The recovery is well grounded – except in France

The coming year looks like it will be a good one. At the start of each of the past five years, the economic scales have been tilted down, and the challenge has been to look for factors which might have tipped them back up. This year, the balance is reversed. The onus lies with the pessimists to prove their case. Not that there are any shortages on this score. For example, King Canute of Twickenham, aka Vince Cable, has solemnly commanded that house prices must stop rising, for fear of a new bubble.

The most pervasive negative myth, for it is indeed a myth, is that the current recovery is driven by consumer spending. Spending which is fuelled by more debt and lower savings, and is therefore not sustainable. This is simply untrue. In most Western economies, overall output, stopped falling at some point during 2009. Since then, the percentage increase in GDP has been more than that of consumer spending.

The latest official data relates to the third quarter of 2013. From the trough of the recession in 2009, GDP in American has grown by 10 per cent, and consumer spending by 8.9 per cent. In the UK, the figures are 5.2 and 3.5 per cent respectively. The same point applies to the main Eurozone economies. In Germany, output has risen 9.9 per cent and personal consumption is up by 4.8 per cent. In France the figures are 4.1 and 2.4 per cent.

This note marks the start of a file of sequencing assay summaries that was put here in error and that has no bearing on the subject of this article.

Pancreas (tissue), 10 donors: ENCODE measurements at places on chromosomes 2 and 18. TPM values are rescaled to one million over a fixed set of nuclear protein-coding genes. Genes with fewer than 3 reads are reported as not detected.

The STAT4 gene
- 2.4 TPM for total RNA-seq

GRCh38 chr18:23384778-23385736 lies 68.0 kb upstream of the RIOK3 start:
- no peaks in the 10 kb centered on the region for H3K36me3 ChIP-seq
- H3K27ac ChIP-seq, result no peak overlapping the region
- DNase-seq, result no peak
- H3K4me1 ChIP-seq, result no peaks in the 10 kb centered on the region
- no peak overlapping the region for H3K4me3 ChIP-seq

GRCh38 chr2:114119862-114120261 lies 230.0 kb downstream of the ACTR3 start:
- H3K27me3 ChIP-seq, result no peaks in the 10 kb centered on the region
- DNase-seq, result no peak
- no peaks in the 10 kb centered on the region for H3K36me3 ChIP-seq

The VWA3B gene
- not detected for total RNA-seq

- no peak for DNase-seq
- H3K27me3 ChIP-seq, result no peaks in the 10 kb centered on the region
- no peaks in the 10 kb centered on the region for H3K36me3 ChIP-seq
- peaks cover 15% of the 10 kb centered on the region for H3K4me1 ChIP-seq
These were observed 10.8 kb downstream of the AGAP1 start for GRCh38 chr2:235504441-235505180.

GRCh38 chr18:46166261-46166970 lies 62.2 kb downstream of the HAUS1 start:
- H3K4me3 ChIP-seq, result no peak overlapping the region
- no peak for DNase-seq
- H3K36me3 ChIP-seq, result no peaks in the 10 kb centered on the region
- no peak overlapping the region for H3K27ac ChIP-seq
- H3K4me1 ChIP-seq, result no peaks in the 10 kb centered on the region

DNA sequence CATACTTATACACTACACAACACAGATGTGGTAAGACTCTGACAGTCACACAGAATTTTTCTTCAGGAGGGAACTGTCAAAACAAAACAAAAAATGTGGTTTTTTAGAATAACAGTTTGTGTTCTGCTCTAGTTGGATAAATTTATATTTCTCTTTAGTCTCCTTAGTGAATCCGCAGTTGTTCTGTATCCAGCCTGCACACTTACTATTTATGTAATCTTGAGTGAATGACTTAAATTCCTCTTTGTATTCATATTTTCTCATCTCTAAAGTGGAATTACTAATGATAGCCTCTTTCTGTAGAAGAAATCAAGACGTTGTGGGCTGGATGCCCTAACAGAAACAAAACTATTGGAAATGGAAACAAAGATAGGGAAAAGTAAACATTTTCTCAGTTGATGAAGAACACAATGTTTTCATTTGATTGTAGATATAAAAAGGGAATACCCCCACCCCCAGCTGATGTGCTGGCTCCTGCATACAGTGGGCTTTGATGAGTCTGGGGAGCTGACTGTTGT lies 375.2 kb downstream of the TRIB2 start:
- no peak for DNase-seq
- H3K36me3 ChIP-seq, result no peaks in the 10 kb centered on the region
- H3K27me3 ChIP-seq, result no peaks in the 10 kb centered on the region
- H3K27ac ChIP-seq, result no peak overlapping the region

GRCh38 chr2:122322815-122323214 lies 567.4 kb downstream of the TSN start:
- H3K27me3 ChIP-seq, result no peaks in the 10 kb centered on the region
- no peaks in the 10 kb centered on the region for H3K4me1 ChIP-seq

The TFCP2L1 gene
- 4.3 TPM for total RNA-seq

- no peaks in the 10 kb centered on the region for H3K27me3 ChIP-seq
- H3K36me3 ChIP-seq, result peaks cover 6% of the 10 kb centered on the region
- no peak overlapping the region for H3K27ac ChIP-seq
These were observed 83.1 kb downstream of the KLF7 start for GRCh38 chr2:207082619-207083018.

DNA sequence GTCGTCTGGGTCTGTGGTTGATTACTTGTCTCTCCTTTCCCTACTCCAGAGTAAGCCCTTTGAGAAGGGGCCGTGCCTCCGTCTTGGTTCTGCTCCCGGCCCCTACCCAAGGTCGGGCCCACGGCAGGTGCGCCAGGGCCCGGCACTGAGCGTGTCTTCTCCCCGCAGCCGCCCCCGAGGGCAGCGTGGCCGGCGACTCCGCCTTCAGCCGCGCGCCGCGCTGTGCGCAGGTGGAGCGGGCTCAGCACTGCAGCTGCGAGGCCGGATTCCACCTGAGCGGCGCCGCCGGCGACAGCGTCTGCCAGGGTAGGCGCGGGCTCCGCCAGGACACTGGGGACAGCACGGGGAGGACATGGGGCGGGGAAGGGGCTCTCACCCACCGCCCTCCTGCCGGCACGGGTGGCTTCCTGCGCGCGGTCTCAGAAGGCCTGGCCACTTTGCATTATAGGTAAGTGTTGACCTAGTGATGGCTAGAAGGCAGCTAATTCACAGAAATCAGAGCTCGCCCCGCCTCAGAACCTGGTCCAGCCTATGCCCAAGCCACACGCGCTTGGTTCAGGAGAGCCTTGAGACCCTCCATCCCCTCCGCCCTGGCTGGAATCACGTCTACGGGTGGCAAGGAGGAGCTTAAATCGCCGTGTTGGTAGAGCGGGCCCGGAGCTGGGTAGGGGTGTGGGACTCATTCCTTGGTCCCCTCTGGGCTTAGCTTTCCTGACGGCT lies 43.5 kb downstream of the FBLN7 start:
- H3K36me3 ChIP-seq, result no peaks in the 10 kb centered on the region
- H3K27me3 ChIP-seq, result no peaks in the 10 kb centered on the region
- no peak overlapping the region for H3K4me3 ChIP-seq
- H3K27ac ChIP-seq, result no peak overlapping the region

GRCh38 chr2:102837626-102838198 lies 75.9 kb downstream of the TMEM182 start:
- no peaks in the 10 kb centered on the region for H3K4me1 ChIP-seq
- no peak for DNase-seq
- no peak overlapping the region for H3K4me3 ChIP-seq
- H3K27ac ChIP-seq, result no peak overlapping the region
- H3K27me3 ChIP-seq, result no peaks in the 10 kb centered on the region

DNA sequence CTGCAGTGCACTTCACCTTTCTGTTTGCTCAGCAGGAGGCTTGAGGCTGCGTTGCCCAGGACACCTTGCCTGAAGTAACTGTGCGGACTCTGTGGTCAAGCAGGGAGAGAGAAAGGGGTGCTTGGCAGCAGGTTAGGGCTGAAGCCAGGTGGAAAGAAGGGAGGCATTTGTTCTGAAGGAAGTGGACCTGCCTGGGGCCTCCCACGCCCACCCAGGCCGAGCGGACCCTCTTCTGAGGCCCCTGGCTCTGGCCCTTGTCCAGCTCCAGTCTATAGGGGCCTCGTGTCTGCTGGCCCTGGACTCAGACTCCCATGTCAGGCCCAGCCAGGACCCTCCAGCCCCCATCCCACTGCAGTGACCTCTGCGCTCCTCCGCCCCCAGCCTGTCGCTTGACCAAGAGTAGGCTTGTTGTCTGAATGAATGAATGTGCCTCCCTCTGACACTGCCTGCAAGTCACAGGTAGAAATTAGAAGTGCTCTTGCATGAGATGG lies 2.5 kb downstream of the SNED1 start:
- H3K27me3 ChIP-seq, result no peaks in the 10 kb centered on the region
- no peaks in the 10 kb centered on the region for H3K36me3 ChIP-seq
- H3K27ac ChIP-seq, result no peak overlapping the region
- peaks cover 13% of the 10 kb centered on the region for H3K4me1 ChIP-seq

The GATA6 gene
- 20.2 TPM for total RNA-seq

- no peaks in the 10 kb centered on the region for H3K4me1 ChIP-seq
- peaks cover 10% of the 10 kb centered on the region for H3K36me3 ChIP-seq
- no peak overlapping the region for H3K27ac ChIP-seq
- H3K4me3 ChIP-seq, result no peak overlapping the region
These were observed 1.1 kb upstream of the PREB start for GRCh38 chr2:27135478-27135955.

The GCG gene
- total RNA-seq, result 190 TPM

The main driver of the recovery has been corporate investment. In the US, it has risen by 30 per cent since 2009 and in the UK by 19 per cent. The increase is only 12 per cent in Germany, but here there has also been a big rise in net exports.

It is France which is the basket case. And it is public spending which is their problem. In the national accounts, there is a category: ‘public sector consumption’. Basically, this is the cost of employing public sector workers, their salaries, pension contributions and so on. In America, spending on public sector consumption has actually fallen by 5 per cent since 2009. Over half a million net jobs have been cut from the public payroll. Yet total GDP has expanded by 10 per cent. In Britain, despite the rhetoric of cuts, public consumption has risen slightly, by 2.5 per cent, half the speed of the increase in GDP.

In France, public spending growth has outstripped GDP growth, rising by 5.3 per cent since 2009. Corporate investment has grown slightly faster, by 7.4 per cent compared to the 4.1 per cent figure for GDP. So since 2009, out of these four big economies, France has had the lowest GDP growth, the lowest growth in personal consumption, the lowest growth in corporate investment, and the highest growth in public spending.

Ed Miliband last year said President Hollande is ‘leading the debate in Europe to find that different way forward’. One of the safest predictions for 2014 is that he won’t be repeating the praise!

Paul Ormerod

As Published in City AM on Wednesday 8th January 2013

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